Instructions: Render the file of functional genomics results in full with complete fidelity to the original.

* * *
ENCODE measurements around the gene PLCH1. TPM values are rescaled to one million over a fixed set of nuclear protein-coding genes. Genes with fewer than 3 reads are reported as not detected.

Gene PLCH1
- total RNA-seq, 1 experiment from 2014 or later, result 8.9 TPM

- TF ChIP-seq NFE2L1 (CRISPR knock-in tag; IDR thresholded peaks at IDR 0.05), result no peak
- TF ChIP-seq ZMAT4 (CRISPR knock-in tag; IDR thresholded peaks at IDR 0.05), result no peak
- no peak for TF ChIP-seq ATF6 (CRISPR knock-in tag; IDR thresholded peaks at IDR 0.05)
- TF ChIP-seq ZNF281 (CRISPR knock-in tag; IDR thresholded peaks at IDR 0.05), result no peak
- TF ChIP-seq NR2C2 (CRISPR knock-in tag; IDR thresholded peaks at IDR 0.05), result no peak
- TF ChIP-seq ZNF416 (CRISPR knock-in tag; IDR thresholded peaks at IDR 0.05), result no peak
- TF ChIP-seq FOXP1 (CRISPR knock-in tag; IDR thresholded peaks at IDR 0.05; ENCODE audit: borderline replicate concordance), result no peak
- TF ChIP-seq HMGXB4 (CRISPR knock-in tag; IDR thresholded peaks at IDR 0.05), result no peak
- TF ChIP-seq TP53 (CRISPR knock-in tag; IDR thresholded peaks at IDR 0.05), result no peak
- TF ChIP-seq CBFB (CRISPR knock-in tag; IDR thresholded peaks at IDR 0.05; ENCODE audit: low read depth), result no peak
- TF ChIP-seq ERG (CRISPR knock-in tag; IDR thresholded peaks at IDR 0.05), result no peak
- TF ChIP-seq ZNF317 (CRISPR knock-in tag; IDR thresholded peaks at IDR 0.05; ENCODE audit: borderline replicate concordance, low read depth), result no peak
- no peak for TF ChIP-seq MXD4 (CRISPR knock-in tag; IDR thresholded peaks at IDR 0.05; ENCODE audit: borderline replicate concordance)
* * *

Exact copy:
ENCODE measurements around the gene PLCH1. TPM values are rescaled to one million over a fixed set of nuclear protein-coding genes. Genes with fewer than 3 reads are reported as not detected.

Gene PLCH1
- total RNA-seq, 1 experiment from 2014 or later, result 8.9 TPM

- TF ChIP-seq NFE2L1 (CRISPR knock-in tag; IDR thresholded peaks at IDR 0.05), result no peak
- TF ChIP-seq ZMAT4 (CRISPR knock-in tag; IDR thresholded peaks at IDR 0.05), result no peak
- no peak for TF ChIP-seq ATF6 (CRISPR knock-in tag; IDR thresholded peaks at IDR 0.05)
- TF ChIP-seq ZNF281 (CRISPR knock-in tag; IDR thresholded peaks at IDR 0.05), result no peak
- TF ChIP-seq NR2C2 (CRISPR knock-in tag; IDR thresholded peaks at IDR 0.05), result no peak
- TF ChIP-seq ZNF416 (CRISPR knock-in tag; IDR thresholded peaks at IDR 0.05), result no peak
- TF ChIP-seq FOXP1 (CRISPR knock-in tag; IDR thresholded peaks at IDR 0.05; ENCODE audit: borderline replicate concordance), result no peak
- TF ChIP-seq HMGXB4 (CRISPR knock-in tag; IDR thresholded peaks at IDR 0.05), result no peak
- TF ChIP-seq TP53 (CRISPR knock-in tag; IDR thresholded peaks at IDR 0.05), result no peak
- TF ChIP-seq CBFB (CRISPR knock-in tag; IDR thresholded peaks at IDR 0.05; ENCODE audit: low read depth), result no peak
- TF ChIP-seq ERG (CRISPR knock-in tag; IDR thresholded peaks at IDR 0.05), result no peak
- TF ChIP-seq ZNF317 (CRISPR knock-in tag; IDR thresholded peaks at IDR 0.05; ENCODE audit: borderline replicate concordance, low read depth), result no peak
- no peak for TF ChIP-seq MXD4 (CRISPR knock-in tag; IDR thresholded peaks at IDR 0.05; ENCODE audit: borderline replicate concordance)